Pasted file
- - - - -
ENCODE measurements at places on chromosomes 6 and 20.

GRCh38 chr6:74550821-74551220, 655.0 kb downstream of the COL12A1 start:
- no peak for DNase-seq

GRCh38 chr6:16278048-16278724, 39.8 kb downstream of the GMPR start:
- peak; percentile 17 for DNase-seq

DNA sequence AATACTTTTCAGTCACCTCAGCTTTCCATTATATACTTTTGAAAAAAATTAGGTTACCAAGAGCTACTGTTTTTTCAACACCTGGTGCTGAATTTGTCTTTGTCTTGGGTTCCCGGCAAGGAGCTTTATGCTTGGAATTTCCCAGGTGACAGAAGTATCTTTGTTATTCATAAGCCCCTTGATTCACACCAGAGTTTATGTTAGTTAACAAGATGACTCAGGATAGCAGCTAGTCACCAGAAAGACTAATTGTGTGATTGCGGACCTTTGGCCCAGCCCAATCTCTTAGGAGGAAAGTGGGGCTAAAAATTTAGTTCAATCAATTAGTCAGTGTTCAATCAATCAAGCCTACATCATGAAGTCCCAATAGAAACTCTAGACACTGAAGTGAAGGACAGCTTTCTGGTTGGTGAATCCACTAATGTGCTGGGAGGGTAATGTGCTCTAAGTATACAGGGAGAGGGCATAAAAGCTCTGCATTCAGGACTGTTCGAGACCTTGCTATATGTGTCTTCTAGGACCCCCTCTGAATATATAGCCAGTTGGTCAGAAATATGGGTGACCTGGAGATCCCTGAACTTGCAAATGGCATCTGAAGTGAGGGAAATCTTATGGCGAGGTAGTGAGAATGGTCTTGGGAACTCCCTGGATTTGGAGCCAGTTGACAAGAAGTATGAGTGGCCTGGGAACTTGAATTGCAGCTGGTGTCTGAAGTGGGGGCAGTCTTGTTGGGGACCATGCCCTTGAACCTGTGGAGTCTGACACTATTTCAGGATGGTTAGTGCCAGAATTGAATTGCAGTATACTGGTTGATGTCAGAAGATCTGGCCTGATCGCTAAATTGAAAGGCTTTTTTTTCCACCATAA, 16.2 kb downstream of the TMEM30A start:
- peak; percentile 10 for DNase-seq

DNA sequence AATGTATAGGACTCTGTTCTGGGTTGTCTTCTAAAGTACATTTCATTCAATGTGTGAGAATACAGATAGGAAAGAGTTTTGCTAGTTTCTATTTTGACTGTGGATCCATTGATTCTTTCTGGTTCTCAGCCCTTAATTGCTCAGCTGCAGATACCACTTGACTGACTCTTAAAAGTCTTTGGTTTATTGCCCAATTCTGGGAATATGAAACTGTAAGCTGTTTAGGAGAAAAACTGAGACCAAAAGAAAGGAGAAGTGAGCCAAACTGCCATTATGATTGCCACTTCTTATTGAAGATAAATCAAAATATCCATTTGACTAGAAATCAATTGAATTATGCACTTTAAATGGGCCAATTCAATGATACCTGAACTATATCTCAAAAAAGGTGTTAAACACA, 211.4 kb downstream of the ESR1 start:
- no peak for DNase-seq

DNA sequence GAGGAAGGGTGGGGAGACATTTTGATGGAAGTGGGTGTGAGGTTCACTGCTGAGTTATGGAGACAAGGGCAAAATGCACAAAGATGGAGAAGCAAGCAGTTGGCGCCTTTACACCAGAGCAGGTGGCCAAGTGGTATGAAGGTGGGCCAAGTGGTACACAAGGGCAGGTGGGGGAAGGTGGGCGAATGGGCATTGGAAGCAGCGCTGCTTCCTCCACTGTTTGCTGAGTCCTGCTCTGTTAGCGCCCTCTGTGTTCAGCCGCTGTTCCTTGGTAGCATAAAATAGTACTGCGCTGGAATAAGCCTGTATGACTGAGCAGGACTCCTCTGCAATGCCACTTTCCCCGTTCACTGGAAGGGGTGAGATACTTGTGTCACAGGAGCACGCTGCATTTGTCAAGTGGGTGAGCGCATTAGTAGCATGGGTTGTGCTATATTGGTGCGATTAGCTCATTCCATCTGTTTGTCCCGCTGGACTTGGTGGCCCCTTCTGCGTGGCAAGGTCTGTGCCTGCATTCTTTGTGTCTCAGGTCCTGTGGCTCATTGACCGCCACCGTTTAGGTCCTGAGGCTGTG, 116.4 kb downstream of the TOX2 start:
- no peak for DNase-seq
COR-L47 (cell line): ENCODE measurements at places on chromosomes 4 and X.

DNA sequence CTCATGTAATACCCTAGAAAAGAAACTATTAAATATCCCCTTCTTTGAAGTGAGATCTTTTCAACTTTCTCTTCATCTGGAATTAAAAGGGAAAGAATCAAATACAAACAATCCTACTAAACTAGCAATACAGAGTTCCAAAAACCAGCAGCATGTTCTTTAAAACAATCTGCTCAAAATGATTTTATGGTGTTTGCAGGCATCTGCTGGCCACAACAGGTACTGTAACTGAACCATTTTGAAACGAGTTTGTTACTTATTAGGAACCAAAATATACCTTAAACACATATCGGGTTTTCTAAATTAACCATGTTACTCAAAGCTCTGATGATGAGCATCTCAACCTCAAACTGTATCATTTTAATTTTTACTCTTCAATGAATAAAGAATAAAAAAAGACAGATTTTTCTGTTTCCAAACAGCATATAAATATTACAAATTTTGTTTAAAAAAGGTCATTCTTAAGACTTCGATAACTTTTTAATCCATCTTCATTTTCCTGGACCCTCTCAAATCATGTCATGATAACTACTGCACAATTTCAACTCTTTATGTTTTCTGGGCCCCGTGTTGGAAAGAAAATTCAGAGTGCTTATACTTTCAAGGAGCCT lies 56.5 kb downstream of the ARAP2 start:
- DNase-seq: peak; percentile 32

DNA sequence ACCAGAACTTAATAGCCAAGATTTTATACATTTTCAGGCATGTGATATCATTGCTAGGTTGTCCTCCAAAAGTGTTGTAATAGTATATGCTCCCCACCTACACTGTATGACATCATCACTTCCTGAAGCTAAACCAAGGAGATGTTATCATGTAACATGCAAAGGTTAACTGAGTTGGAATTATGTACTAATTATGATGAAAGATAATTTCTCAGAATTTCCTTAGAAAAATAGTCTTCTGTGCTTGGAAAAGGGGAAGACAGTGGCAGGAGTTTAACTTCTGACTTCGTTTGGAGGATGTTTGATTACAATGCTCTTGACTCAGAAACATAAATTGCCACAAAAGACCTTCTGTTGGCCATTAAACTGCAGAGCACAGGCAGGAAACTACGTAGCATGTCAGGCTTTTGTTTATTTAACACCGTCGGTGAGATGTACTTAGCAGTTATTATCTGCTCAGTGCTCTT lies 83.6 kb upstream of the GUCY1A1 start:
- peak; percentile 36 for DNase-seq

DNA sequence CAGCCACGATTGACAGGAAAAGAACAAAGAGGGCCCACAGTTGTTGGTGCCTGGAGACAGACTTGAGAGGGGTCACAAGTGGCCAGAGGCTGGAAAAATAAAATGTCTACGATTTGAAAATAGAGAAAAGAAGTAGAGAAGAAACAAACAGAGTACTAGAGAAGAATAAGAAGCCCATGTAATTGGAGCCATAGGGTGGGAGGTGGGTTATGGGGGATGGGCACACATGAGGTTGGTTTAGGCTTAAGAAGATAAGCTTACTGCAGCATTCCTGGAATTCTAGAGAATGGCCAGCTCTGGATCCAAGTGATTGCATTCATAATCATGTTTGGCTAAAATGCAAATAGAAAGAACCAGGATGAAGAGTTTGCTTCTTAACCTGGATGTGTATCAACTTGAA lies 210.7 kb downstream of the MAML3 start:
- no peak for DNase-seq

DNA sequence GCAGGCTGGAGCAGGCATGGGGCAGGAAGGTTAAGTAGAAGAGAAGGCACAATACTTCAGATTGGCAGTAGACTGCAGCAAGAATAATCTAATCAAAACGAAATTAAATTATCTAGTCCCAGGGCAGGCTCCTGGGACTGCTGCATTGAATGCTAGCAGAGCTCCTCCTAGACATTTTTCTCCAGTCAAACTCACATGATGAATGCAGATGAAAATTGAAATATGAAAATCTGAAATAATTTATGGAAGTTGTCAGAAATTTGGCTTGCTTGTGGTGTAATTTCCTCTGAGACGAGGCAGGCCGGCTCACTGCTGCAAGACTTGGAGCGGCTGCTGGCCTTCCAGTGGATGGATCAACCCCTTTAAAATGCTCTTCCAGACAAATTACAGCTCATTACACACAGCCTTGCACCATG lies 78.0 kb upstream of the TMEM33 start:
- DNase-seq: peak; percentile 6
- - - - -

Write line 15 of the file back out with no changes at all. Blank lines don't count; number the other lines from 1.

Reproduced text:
DNA sequence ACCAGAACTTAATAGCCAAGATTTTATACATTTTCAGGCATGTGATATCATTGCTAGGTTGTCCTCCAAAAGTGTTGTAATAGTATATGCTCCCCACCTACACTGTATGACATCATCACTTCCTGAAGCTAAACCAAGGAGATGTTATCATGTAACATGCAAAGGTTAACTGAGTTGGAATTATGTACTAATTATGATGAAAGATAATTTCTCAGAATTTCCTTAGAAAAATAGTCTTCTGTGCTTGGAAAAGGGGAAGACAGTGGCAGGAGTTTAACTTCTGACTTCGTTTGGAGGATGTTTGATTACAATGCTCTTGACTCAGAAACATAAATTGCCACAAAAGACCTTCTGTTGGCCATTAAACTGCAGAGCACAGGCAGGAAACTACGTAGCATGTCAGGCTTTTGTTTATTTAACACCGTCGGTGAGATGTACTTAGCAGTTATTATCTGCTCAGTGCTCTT lies 83.6 kb upstream of the GUCY1A1 start: